THE PEACE AND JUSTICE FILES: POWER, PAIN, AND PSYCHOPATHY

In 2011, I submitted a joke to the public radio program “Prairie Home Companion” for inclusion in their annual “Joke Show” – and it got in! (A small claim to fame, perhaps, but I’ll take it.) Here it is :

“Knock knock!”

“Who’s there?”
“Bush and Cheney tortured.”
“Bush and Cheney tortured who?”
“Sorry, that information is classified – and you’re under arrest.”

The Bush-era torture program – sorry, “enhanced interrogation” – was no laughing matter, of course. From the infamous abuses at Abu Ghraib in Iraq, to Guantanamo and who knows how many “black sites” around the world, prisoners were subjected to horrific treatment, ostensibly to extract information about possible future attacks. Convoluted legal and moral arguments were put forward to justify conduct that violated not only international law, but fundamental standards of civilized behavior, and the very values that Americans were supposedly fighting to defend. A great debate erupted about what the willingness to torture said about the character of the American spirit. (The Senate’s final investigative report remains classified, though a summary was published.)
This sordid history was resurrected with the recent nominations of Mike Pompeo to be Secretary of State, and Gina Haskel to replace him as CIA Director – but let’s go a little deeper.
Part of the debate about torture was whether or not it was even a good way of getting information. Conservative commentators and politicians, caught up in fantasies of Jack Bauer from “24,” expressed an almost religious faith in its efficacy. Academic studies, meanwhile, suggested that the practice was not only useless but counterproductive. Not only were prisoners likely to give false information just to make the torture stop, the revelations undermined America’s reputation, and gave potential enemies greater motivation to attack us. Less coercive and vicious means were shown to provide viable alternatives and produce worthwhile results.
Watching this debate unfold, I was suddenly struck by a dark and deeply disturbing possibility.
Why, I wondered, would these people be such cheerleaders for torture, even in the face of contrary evidence? Why so passionate, so insistent, in its defense?
Could it be simply… that they liked the idea?
Go back, if you have the stomach, and look at the photos from Abu Ghraib. Look at the gleeful smiles, the thumbs-up gestures. These people weren’t just doing a job…
They were having fun.
There’s a word for that. That word is sadism.
(Please note that I‘m not speaking of the sexual hobby, but the psychopathic condition – wherein one derives pleasure from witnessing or causing someone else’s pain.)
There is a certain correlation between sadism and the urge to have and exert power. Consider this quote from Orwell’s NINETEEN EIGHTY-FOUR, in which Winston is being tortured by O’Brien:

“How does one man assert his power over another, Winston?“

Winston thought. “By making him suffer,” he said.

“Exactly. By making him suffer. Obedience is not enough. Unless he is suffering, how can you be sure that he is obeying your will and not his own? Power is in inflicting pain and humiliation…”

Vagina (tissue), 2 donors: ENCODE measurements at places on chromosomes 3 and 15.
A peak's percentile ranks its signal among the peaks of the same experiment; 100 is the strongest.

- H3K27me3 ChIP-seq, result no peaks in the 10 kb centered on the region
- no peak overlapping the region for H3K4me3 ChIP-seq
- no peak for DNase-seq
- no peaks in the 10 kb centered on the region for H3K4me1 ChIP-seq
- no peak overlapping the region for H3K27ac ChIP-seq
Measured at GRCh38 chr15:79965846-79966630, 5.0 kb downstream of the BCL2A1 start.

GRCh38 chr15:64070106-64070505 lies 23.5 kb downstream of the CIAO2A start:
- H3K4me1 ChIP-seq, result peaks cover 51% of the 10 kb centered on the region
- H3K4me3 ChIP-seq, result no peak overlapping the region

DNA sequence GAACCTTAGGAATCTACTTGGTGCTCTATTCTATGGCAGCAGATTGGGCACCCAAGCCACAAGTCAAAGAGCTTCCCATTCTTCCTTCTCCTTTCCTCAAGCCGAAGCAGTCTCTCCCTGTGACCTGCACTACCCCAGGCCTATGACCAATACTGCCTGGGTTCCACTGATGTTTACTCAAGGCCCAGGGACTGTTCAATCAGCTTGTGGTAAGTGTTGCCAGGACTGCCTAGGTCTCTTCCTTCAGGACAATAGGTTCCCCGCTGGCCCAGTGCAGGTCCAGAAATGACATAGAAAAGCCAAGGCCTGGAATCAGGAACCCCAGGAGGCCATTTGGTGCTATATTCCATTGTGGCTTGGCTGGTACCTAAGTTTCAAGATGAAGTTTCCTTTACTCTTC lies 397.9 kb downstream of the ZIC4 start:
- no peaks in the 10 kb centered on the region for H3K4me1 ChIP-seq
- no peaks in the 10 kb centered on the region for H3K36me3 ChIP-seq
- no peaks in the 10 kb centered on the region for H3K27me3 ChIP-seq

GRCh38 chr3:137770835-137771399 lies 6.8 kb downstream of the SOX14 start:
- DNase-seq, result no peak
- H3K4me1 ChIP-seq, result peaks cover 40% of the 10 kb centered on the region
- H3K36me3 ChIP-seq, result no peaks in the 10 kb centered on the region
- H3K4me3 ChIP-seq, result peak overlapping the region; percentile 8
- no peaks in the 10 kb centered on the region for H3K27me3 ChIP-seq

Would it be so crazy to imagine that within the halls of power there are people who seek and wield power, who devise, influence, and implement policy, motivated not by the desire to serve, but by the desire to inflict suffering? Could such gratuitous cruelty actually operate openly, undetected and unchallenged?
Try reading the headlines through such a lens, and then you tell me.
PS. For more information on studies about torture and interrogation, see this recent article from Scientific American magazine: “We’ve Known for 400 Years That Torture Doesn’t Work”

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THE PEACE AND JUSTICE FILES: TO BE OR NOT TO BE

That is the question. – Shakespeare, HAMLET

On April 5, I attended a very moving event at The Cooperage in Honesdale – an “open mic” benefit for an organization called the Northeast Suicide Prevention Initiative. Besides the excellent musical performances, the evening featured heartfelt remembrances from survivors of loved ones who had lost their individual struggles, and inspiring testimonies from others who had faced the abyss but had been able to keep going.

The evening also included a skit performed by high-schoolers from the “Wallenpaupack Players,” illustrating some of the warning signs exhibited by a potential suicide, and demonstrating possible ways to intervene.

You probably don’t need me to tell you that suicide is an increasingly serious public health problem in the United States – the tenth leading cause of death, according to some studies. Nor do you need me to list for you the many external and internal factors that can contribute to a person’s decision to give up on life, from addiction to isolation, from depression to hopelessness, from economic distress to medical difficulties.

And you certainly don’t need me to draw you a picture to show you how much these factors have become more and more prevalent in the life of 21st-century America. A life devoid both of purpose and of pleasure, after all, leaves little reason to stick around to witness another sunrise.

But I want to put this problem into an even larger context.

I found myself thinking about this event a few days later, when Donald Trump issued his now-infamous “get ready” tweet, taunting the Russians regarding the escalating tensions around the Syrian civil war. Suddenly, a prospect that many of us may have thought was an unwelcome artifact from a long-gone era – the scenario of a rapidly escalating military conflict between Washington and Moscow, with potential nuclear consequences – re-emerged as a very real possibility.

The thought occurred to me: can a society… or a nation… or an entire sentient species… itself become suicidal?

And if so, who could possibly intervene?

“We’re like the dinosaurs,” wrote Percy Farrell in his song “Pets” – “only we are doing ourselves in / much faster than they ever did.” Maybe it’s just me projecting my own existential struggles – I’ve considered the lure of the abyss myself more than once – but it sure seems to me at times that we are collectively wrestling with what Albert Camus called the only “really serious philosophical question.”

After all, if we were truly sincere about keeping this thing called human existence going for the long haul, we might be taking better care of the things that make that existence possible. We wouldn’t be focusing so much on narrow-minded power games, short-term interests, and petty territorial squabbles. We might pay more attention, and devote more effort, to making sure that everyone has the chance for a meaningful and joyful existence.